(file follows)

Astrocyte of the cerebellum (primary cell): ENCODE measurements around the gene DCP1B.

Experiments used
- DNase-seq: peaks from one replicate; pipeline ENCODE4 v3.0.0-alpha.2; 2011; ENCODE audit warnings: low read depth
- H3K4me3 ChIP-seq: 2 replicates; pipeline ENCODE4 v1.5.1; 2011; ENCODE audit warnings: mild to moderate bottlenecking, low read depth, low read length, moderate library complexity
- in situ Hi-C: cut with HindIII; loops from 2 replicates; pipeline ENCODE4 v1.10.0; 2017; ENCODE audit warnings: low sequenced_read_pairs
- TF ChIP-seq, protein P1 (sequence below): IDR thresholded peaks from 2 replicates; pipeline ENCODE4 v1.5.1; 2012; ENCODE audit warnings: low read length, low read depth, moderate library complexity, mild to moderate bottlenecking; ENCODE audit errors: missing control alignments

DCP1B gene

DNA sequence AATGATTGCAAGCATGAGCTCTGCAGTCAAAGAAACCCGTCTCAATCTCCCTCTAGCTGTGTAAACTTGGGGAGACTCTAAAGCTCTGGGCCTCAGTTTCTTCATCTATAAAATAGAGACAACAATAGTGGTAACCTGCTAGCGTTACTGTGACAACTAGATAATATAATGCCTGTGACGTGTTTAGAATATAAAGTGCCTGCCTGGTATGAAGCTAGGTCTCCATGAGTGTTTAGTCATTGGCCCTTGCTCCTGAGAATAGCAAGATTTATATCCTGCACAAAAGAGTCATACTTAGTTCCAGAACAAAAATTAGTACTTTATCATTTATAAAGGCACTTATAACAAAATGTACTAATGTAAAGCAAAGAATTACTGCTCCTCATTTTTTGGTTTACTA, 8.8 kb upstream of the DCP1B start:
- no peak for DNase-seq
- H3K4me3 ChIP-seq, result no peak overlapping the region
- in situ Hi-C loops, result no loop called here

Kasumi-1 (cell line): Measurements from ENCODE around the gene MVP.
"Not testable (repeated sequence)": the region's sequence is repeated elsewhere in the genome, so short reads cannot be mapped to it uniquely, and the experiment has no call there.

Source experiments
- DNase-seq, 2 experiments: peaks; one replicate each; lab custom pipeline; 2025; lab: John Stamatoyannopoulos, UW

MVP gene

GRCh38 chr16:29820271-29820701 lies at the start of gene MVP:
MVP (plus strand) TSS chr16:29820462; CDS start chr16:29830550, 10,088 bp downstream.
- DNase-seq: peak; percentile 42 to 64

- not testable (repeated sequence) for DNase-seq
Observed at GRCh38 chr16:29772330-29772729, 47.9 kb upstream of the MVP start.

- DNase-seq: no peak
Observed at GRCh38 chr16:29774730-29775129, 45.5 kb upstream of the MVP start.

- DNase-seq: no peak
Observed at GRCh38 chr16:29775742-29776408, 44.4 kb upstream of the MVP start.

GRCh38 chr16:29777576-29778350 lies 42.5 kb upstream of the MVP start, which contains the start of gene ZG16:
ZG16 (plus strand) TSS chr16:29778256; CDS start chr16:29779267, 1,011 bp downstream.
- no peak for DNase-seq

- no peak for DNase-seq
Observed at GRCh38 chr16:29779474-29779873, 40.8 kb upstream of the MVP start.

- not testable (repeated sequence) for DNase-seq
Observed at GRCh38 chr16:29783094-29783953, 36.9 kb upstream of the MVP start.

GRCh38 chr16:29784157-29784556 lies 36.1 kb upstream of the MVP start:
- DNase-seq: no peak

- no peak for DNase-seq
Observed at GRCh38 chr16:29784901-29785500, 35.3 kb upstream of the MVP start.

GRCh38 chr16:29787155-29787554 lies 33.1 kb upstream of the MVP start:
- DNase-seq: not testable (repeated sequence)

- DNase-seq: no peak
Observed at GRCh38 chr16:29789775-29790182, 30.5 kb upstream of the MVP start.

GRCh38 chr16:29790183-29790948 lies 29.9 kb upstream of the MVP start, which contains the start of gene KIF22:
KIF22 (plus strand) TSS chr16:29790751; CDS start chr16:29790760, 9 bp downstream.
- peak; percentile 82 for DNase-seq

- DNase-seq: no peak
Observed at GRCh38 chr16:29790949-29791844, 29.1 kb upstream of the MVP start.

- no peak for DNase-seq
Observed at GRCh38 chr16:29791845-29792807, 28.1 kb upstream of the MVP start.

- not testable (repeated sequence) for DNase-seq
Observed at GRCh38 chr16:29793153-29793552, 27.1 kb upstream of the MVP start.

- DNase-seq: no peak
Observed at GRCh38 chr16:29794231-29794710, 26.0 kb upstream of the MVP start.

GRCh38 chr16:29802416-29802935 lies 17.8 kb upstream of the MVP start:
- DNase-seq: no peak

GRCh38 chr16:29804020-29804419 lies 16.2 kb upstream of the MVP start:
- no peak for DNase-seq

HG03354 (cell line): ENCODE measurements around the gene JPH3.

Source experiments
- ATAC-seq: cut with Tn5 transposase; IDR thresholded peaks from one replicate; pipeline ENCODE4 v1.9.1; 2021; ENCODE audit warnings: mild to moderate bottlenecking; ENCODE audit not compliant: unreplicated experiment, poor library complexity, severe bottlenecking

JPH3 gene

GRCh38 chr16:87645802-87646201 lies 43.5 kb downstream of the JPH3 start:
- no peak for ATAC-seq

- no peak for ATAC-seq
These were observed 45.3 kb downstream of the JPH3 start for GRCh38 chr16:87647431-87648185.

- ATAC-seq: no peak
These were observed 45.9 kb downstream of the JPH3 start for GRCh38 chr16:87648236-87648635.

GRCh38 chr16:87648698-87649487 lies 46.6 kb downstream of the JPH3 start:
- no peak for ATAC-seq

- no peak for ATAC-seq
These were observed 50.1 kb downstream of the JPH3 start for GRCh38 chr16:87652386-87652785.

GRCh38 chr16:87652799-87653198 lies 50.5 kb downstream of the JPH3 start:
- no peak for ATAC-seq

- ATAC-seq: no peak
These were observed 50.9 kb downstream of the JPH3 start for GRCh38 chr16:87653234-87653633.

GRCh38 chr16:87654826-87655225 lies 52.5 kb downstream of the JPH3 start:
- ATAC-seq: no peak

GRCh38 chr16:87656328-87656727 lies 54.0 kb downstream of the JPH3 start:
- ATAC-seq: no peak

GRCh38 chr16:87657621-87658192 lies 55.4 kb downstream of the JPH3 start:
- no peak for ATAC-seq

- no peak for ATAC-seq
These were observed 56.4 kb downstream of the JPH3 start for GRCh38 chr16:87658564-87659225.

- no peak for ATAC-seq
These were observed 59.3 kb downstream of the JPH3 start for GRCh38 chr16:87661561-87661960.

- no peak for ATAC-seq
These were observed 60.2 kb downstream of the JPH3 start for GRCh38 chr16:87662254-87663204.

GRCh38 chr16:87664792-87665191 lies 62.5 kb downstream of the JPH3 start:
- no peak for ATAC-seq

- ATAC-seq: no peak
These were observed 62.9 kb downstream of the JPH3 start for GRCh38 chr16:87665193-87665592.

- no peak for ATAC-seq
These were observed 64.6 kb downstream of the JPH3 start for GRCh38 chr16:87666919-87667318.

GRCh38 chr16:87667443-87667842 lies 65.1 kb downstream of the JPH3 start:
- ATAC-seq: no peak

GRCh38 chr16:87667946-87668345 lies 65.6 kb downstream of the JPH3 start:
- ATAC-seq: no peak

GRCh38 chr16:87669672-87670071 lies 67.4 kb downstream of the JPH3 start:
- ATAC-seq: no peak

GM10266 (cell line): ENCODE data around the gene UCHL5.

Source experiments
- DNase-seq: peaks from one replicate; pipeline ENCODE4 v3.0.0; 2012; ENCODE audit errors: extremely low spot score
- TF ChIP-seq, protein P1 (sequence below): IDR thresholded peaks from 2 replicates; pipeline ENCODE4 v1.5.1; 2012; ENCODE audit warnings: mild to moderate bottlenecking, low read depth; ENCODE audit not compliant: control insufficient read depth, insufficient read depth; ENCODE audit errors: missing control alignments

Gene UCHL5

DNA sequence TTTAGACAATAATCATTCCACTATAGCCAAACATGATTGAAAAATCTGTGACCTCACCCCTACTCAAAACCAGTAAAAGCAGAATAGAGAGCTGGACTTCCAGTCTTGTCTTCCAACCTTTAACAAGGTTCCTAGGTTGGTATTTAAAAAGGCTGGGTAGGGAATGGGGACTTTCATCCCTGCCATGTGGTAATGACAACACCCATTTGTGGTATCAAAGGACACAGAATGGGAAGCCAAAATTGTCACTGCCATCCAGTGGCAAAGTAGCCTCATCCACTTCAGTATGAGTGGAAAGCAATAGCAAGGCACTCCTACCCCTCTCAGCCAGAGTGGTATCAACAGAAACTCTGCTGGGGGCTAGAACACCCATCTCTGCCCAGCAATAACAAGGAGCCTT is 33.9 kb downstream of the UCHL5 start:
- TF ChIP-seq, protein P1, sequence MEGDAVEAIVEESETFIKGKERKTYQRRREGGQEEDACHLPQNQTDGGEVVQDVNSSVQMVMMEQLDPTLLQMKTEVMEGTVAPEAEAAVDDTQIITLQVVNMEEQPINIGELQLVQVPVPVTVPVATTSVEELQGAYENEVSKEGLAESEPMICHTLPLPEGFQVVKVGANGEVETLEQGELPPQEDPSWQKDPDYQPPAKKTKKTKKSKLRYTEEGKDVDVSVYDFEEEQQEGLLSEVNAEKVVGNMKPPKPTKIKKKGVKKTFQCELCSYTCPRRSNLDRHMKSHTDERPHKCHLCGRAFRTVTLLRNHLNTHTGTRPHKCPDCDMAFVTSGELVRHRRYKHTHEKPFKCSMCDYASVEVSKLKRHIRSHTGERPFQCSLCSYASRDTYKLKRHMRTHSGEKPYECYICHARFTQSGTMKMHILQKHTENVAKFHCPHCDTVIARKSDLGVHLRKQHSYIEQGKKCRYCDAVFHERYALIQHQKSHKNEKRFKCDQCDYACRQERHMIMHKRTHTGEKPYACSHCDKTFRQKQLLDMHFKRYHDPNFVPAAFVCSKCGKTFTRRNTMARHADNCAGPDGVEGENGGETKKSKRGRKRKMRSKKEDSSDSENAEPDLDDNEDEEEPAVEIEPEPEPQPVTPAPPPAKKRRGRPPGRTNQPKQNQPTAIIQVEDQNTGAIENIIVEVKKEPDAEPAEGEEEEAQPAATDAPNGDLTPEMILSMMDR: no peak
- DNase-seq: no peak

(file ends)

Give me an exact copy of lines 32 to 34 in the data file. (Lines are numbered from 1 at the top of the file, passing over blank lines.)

Observed at GRCh38 chr16:29783094-29783953, 36.9 kb upstream of the MVP start.

GRCh38 chr16:29784157-29784556 lies 36.1 kb upstream of the MVP start:
- DNase-seq: no peak